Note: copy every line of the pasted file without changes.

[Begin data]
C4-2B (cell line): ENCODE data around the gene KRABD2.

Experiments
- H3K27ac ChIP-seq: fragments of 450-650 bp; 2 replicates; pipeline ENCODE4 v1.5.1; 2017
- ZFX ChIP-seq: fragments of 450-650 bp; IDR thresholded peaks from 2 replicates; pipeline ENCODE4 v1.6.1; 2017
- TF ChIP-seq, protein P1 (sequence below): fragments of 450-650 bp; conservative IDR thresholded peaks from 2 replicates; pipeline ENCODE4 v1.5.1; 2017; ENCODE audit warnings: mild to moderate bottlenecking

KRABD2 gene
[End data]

C4-2B (cell line): ENCODE data around the gene KRABD2.

Experiments
- H3K27ac ChIP-seq: fragments of 450-650 bp; 2 replicates; pipeline ENCODE4 v1.5.1; 2017
- ZFX ChIP-seq: fragments of 450-650 bp; IDR thresholded peaks from 2 replicates; pipeline ENCODE4 v1.6.1; 2017
- TF ChIP-seq, protein P1 (sequence below): fragments of 450-650 bp; conservative IDR thresholded peaks from 2 replicates; pipeline ENCODE4 v1.5.1; 2017; ENCODE audit warnings: mild to moderate bottlenecking

KRABD2 gene